I’ve texted, phoned and left a message on Facebook. I could really do with getting in touch with her today as it’s the last chance I have before we go away for the holidays. I phone again at lunchtime and this time Frances answers. She hasn’t any credit on her phone and so couldn’t even text me back. I forget that even the smallest things – like being able to communicate effectively – are restrictive to those on low incomes.
“What are you doing this afternoon?” I ask.
“I’m getting ready to go and see my mum. She’s back at home. I thought I’d go down and do a bit of cleaning for her. See how she is.”
Her mum has been very poorly in hospital: complications following the amputation of part of her leg. I’ve been hoping to get to see Frances with her mum, extend the blog a little, so this sounds interesting.
“Can I come with you?” I ask.
“I don’t think that would be a good idea. I don’t think she’d be up for that. She’s fed up, the doctors have told her she has to go back in.”
“What about if I just come over and give you a lift to her house and photograph you outside? It would save you getting the bus.”
“Wicked,” says Frances.
It’s about the sixth day of unseasonably warm weather. Twenty degrees at the end of March. Wythenshawe is taking advantage: the clothes lines are full, shorts are on and gardens are being tidied.
Frances comes downstairs to let me in. Hassan is on a course, more fork-lift truck training thinks Frances and baby Mia is asleep. Good, I have a chance to talk to her. I’ve been wanting to ask her what she gets out of this, the blog. Sometimes I feel it’s too one-sided.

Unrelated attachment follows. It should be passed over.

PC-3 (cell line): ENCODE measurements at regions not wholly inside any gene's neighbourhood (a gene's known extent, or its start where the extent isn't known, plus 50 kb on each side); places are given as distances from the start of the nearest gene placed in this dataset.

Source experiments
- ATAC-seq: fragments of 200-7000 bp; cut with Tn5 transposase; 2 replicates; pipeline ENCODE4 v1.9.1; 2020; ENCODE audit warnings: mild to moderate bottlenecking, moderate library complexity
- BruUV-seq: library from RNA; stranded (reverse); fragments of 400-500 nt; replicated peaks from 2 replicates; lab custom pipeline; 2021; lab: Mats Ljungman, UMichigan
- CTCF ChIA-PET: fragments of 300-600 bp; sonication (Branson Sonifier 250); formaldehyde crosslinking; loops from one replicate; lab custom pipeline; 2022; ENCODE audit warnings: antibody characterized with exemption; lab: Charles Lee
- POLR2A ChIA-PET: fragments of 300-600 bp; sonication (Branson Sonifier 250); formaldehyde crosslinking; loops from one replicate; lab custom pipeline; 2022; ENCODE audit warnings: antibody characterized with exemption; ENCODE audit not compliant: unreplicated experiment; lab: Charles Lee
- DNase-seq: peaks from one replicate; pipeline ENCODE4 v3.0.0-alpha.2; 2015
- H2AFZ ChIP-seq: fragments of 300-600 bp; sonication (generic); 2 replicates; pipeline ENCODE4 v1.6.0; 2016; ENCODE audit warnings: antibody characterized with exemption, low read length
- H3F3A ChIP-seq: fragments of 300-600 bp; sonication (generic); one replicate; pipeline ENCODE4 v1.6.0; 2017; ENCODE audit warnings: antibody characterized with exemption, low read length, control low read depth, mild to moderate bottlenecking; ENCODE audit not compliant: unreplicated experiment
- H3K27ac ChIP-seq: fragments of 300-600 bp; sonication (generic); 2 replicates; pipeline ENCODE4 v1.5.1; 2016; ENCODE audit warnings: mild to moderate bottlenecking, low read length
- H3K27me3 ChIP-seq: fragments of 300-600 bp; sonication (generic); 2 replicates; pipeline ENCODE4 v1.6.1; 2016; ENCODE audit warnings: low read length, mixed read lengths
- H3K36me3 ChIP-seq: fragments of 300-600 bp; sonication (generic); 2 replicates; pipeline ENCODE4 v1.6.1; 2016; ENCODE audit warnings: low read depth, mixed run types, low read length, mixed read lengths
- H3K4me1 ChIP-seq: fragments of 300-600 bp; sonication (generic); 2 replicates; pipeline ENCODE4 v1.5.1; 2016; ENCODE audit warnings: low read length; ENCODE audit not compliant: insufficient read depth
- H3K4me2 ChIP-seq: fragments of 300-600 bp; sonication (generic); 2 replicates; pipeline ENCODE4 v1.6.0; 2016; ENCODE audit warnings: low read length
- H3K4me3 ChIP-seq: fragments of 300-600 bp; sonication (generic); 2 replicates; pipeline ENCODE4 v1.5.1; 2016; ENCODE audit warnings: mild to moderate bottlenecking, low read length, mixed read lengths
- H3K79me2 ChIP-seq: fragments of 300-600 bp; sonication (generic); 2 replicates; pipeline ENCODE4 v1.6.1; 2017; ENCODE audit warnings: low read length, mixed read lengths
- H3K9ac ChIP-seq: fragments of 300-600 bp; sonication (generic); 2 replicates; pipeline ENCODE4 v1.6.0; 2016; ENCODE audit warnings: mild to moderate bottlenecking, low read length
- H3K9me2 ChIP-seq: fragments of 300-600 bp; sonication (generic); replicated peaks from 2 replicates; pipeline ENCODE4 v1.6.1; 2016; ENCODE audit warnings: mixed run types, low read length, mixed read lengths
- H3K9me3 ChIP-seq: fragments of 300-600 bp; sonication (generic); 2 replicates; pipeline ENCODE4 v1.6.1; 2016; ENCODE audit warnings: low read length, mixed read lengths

“I love it,” she says, putting the kettle on. “I don’t know, it’s a really good experience, isn’t it? People have seen me and recognised me from the blog, haven’t they? It’s nice to know that anyone in the world could come across it on the web and be reading about me. That’s just interesting, isn’t it?”
“And what’s it like having this bloke, who’s old enough to be your dad, pitching up every now and again with a camera?”
“You are like my dad,” she says genuinely. “You know, I don’t actually have a dad, so it’s like my dad is coming to visit when you come round. You pop round, have a brew, I tell you what I’ve been up to. It’s someone different to talk to, isn’t it? I can’t really explain it, it’s just… exciting.”
“What will it be like at the end?”
“I don’t want it to end.”
The window is open wide and we can hear kids from the other flats playing in the enclosed garden.
“So, tell me about your mum.”
“They wanted to put her on antidepressants and I said no.”
“You said no?”
“She’s on enough tablets as it is. She’s on about 30 different tablets a day. All those tablets are bad for your liver or something. And antidepressants can be really addictive.”
“I don’t think they are addictive any more,” I suggest.
“I’ve told her she should go and see a counsellor instead. My mum loves to talk – she’ll tell anyone her life story – so she would be better going to the counsellor anyway.”
“And what does your mum think?”
“She doesn’t say anything.”
“So, if she’s not talking, and she usually does, then maybe she needs to be on antidepressants,” I say, knowing that talking therapy is useful but pharmaceutical intervention is sometimes the answer. “I’ve been on antidepressants,” I offer.
“I’ve been on them too,” says Frances, “and I only realised they were making me worse when I came off them.”
We discuss treatments for depression, both of us ill-informed. “Anyway,” I say, “I’m not supposed to be giving you my opinion. I’m just supposed to be documenting yours. When does your mum have to go back in?”
“The doctor says as soon as possible otherwise she’ll end up in a coma, again. But this time it could be worse than last time.”
It seems that her mum is living at home on her own, pretty much. Frances’ brother has moved out and his mate is staying there temporarily but is out for most of the day and evening.
“Once, last week, she fell out of her wheelchair and had to wait two hours before anyone came to help her up,” says Frances. “That’s why I was going to go down this afternoon, to clean up for her, take her for a walk, or sit with her in the front garden.”
[to be continued…]